|Pace University Football Player Danroy Henry, Jr.|
By NICK CHILES
When will it stop? Another innocent black man killed by the cops. This time it was in Westchester County, New York, on the campus of Pace University. This time it was a football player, Danroy Henry, Jr., age 20, a junior business major and cornerback, out celebrating with friends and teammates at a local student hangout after a game during homecoming weekend. Gunned down. Just hours after having a pleasant post-game dinner with his parents at a campus pizzeria. They send their son off to party with his buddies and they never again see him alive. It breaks my heart. Of course, the accounts of the cops are in direct conflict with the accounts of the eyewitnesses, who say the young black man did nothing wrong. It seems like I’ve been reading this story for the entirety of my life. It gets written at least once a year, in some grief-stricken corner of the U.S., as a family cries out “Why?” and a squad of police officers shrug their shoulders and cloak their department in a shroud of obvious lies, as chronicled here in the New York Times.
Over the last couple of years, these stories have taken on a new meaning for me, a new urgency. Up until then, while my outrage was always pure and my disgust palpable, the details themselves were usually somewhat abstract. The menace was not something I carried with me. Yeah, I was a black man in America and understood that at any moment I could be staring into the dark muzzle of a cop’s service revolver. But I was young and imbued with the baseless invincibility and arrogance of youth. You know—who gonna check me, boo? And then, seemingly overnight, I became old and settled, a dad who spends most nights checking homework and watching soccer practice. Encounters with angry cops seemed as distant as the New York City bars and clubs I used to hit decades ago—though even that calm surrounding me was still probably baseless delusion.
But everything changed when my son started driving. Now he was out there in the world, a large black boy/man with swagger and a quick temper, a big brown magnet for police aggression. Suddenly, all those stories of black men gunned down rushed back like horror-movie monsters, haunting me in my dreams, waking me up in cold panics if I still hadn’t heard his car pull into the driveway. When I read the story of Danroy Henry in the New York Times a few days ago, I could feel a numbness slowly spreading over my limbs. Just hours before, I had received a text from my son, my own freshman engineering major and defensive lineman, informing me that he had returned safely to his Pennsylvania campus after a weekend spent hanging out in New York City with his football buddies from Lafayette College. Talk about hitting home. I realized that a campus only offers the illusion of safety. A campus and its surrounding towns still employ plenty of officers with service revolvers. My son is still a large black boy/man with swagger and a quick temper. The eruption at Pace is a reminder to me: A parent of a black boy/man in America never rests easy.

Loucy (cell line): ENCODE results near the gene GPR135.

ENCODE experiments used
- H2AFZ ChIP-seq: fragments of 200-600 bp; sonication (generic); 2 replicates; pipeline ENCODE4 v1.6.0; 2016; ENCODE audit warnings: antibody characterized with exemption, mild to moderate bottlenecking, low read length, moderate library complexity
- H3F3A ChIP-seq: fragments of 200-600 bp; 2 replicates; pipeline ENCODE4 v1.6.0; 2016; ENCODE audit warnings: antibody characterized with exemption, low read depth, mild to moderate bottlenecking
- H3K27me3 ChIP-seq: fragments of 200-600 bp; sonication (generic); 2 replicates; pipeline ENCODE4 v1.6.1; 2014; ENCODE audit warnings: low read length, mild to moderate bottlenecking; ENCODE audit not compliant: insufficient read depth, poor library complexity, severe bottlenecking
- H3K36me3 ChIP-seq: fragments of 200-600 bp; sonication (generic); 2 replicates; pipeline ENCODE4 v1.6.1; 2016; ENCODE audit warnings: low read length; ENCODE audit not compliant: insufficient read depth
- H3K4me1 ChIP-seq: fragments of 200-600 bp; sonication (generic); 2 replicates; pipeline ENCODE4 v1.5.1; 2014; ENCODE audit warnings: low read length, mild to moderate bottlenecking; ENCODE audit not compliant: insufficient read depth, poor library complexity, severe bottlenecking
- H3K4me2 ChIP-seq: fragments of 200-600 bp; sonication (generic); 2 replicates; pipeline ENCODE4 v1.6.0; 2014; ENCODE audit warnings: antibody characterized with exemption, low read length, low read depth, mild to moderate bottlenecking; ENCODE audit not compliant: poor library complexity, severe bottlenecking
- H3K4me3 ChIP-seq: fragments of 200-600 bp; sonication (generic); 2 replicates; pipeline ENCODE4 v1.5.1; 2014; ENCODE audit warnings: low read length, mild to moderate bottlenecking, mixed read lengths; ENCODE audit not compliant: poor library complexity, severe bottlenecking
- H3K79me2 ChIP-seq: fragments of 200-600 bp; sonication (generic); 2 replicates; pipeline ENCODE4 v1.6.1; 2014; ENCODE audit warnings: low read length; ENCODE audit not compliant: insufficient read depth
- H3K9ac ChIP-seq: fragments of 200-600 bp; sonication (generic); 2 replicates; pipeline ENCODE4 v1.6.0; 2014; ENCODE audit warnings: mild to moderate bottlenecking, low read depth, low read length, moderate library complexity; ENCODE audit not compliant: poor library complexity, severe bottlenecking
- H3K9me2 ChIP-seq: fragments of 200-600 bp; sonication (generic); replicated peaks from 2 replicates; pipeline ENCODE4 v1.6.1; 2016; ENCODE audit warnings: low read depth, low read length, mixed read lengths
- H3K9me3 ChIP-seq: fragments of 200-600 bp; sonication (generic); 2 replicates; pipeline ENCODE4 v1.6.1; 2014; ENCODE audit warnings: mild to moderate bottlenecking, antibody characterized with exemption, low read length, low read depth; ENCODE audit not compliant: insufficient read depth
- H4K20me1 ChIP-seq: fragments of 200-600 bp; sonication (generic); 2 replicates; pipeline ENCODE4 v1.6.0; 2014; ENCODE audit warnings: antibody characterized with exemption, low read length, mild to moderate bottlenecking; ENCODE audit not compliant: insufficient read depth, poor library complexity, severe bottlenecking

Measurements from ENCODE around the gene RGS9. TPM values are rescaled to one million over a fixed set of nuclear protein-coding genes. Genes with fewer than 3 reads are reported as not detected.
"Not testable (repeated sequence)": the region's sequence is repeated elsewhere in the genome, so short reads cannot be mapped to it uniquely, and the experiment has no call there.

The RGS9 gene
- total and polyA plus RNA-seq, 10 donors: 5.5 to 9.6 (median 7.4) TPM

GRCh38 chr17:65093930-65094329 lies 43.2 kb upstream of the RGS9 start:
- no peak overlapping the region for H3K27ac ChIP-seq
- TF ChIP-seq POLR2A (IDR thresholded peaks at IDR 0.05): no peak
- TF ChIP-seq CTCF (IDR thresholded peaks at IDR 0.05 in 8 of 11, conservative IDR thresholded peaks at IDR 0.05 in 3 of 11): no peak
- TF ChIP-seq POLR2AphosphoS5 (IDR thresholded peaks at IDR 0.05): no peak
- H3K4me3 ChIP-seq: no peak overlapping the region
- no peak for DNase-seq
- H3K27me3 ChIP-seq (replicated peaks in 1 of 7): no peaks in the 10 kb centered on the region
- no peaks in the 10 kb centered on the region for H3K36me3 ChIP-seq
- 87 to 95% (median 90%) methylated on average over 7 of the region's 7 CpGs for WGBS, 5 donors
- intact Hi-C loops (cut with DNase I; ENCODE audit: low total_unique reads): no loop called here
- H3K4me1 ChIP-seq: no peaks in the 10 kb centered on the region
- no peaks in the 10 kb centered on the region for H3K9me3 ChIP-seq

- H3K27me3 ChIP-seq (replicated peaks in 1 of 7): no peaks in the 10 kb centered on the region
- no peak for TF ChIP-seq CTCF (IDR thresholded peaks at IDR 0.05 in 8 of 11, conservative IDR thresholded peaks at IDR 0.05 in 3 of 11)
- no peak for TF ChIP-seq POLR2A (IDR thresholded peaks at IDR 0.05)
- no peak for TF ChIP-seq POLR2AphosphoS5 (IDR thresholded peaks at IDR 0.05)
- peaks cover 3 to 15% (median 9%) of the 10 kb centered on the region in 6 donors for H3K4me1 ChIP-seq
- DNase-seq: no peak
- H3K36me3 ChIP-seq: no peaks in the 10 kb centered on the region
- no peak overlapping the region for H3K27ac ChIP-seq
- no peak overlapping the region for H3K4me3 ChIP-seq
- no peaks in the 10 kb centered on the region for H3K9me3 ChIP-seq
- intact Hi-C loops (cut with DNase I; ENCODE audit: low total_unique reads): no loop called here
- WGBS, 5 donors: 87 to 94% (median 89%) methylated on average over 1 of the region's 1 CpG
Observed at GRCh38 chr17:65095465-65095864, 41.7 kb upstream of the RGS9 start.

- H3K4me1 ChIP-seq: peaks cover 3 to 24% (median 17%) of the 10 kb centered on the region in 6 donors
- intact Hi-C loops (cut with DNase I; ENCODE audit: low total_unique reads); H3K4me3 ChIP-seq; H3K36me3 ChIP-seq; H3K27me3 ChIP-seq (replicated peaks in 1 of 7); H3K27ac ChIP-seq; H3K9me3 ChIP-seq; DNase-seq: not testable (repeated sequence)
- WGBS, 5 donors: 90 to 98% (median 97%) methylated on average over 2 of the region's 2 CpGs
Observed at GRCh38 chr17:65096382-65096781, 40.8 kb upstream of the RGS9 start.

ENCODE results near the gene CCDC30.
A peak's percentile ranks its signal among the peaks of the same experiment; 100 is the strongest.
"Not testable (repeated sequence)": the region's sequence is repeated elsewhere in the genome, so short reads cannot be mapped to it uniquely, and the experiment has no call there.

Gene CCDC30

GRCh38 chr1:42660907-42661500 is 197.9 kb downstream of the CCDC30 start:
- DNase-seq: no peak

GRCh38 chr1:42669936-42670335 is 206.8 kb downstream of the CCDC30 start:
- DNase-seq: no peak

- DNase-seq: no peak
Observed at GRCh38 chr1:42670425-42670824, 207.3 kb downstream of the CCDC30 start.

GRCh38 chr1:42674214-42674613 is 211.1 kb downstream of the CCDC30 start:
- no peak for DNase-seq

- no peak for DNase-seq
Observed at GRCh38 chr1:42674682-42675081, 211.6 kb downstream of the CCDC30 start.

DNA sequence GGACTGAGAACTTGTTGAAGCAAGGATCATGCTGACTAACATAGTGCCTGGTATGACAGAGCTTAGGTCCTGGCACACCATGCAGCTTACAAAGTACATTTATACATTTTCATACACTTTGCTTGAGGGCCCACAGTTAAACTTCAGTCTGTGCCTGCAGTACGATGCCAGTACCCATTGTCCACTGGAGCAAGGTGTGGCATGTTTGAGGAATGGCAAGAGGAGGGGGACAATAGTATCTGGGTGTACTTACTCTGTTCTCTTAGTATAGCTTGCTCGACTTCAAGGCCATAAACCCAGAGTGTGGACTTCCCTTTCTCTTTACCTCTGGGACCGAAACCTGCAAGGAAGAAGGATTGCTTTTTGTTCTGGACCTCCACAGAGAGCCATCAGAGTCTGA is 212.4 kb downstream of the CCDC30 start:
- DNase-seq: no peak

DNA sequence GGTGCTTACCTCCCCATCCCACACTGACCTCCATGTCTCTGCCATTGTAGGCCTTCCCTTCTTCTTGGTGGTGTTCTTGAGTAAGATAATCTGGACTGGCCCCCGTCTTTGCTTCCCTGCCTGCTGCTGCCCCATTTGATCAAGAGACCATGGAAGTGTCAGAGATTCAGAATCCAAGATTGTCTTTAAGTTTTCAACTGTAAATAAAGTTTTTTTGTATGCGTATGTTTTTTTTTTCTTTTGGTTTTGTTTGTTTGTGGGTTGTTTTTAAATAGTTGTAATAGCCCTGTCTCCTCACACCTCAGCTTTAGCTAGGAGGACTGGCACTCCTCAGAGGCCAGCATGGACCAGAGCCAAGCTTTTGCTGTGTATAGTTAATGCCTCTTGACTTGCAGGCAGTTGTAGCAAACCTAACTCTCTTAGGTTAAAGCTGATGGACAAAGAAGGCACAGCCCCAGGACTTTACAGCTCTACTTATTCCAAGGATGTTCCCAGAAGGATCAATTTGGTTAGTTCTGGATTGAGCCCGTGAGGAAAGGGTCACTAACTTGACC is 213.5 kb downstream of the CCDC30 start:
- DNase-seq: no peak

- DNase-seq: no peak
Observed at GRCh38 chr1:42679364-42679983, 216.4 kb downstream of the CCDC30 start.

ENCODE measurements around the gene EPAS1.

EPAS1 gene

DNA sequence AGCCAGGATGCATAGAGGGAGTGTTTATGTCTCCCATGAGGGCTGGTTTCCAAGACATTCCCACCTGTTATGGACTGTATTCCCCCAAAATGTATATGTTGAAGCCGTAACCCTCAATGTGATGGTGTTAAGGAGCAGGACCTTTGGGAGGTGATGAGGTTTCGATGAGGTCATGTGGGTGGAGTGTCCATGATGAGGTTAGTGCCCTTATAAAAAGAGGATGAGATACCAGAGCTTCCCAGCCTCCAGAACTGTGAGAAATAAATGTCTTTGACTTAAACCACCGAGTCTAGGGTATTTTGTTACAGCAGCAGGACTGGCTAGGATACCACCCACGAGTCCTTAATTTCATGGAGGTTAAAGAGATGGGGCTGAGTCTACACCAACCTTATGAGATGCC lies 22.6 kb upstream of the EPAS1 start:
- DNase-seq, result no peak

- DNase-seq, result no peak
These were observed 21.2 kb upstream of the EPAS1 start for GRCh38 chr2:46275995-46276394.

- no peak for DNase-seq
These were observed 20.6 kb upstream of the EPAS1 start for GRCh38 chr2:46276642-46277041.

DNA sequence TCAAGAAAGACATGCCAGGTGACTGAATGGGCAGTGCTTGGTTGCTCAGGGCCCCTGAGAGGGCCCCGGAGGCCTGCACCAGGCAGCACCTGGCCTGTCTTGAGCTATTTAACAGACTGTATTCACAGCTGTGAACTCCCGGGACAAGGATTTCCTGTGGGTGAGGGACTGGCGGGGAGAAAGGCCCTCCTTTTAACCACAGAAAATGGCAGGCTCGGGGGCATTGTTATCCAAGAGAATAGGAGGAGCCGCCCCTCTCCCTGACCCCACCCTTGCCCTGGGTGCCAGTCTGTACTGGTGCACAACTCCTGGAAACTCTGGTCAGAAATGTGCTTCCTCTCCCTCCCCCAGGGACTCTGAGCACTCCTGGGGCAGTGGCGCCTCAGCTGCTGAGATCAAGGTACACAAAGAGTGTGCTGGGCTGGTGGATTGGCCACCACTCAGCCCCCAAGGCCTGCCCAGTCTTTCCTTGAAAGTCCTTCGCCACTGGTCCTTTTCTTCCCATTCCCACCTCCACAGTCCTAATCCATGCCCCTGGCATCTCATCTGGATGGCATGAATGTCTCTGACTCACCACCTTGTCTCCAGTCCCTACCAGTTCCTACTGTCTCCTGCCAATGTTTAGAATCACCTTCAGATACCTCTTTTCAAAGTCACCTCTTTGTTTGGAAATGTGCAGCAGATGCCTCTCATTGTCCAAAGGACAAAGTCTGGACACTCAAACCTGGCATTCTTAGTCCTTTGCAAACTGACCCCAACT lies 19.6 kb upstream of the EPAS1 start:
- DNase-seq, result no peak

We must continue to cry out loudly, all of us, when the Danroy Henrys of our world meet such outrageous ends. Black men who made all the right choices, who did everything we asked of them, everything a young man in America is supposed to do. Snatched away. Stolen from us. Danroy was one of our princes. Gone. We can’t ever grow tired of the protest. We must close our eyes and step into the shoes of Danroy’s mom and dad, Angella and Danroy, Sr., allow ourselves for a moment to imagine that Danroy is ours. Let the rage wash over us. Let it propel all of us to form a chorus whose collective voice acts as a shout into the ear of every police officer in every city, every cop in a small town or on a college campus. If you take our boys from us, we will make sure that you are forever tormented by the vision of an angry mob, pointing a finger at you, calling you what you are. Murderer.
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About Our MBB Contributor: Nick Chiles, a Pulitzer Prize-winning journalist, is the author of seven books, including the New York Times bestselling tome The Blueprint: A Plan for Living Above Life's Storms co-written with gospel legend Kirk Franklin. Nick also writes for several publications including Essence, where he frequently pens stories about fatherhood and manhood.